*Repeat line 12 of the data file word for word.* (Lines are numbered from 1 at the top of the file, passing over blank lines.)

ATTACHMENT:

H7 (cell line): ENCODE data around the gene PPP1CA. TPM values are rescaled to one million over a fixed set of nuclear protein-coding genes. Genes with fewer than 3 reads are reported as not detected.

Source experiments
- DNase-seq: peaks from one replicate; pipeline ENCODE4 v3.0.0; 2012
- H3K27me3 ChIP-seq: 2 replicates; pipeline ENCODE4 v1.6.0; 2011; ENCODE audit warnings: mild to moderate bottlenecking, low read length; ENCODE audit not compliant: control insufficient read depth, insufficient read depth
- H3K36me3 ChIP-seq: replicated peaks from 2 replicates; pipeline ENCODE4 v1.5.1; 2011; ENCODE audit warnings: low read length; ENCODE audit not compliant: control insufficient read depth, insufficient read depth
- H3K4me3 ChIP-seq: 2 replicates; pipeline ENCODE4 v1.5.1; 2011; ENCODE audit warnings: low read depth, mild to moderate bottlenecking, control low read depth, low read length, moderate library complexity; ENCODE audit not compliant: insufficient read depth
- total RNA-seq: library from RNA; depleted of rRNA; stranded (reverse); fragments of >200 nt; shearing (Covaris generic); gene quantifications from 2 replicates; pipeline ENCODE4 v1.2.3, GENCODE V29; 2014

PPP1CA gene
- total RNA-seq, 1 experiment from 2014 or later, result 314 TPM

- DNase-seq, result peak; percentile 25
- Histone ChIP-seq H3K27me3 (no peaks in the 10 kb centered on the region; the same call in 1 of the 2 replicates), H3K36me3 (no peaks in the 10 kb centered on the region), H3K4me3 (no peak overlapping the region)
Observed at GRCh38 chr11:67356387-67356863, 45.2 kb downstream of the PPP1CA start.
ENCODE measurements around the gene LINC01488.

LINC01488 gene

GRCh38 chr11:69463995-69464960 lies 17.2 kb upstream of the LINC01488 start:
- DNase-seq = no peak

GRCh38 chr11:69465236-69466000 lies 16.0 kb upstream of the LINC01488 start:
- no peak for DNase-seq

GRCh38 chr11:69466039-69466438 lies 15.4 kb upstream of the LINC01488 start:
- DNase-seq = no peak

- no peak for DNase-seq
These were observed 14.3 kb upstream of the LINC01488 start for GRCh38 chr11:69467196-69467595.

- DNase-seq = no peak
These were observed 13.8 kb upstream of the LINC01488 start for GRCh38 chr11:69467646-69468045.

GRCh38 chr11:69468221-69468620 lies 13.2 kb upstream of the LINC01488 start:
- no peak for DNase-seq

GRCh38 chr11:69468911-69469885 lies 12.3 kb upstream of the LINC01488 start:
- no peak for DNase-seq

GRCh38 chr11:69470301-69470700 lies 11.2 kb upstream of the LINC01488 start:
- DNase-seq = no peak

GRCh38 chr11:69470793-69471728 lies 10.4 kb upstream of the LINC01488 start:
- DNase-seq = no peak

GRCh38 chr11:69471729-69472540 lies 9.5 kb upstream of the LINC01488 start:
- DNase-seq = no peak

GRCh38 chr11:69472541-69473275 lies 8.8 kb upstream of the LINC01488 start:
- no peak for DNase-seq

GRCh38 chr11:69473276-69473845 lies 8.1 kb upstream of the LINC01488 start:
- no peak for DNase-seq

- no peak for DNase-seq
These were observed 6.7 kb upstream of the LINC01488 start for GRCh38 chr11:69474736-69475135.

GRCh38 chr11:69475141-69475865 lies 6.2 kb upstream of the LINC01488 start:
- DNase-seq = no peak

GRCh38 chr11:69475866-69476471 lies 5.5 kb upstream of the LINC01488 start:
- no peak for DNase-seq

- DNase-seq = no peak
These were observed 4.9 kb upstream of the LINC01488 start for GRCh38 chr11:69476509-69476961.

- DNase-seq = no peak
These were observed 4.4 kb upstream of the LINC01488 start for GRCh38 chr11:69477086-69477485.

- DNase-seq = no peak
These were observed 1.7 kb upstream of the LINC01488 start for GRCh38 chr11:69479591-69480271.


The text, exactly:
Observed at GRCh38 chr11:67356387-67356863, 45.2 kb downstream of the PPP1CA start.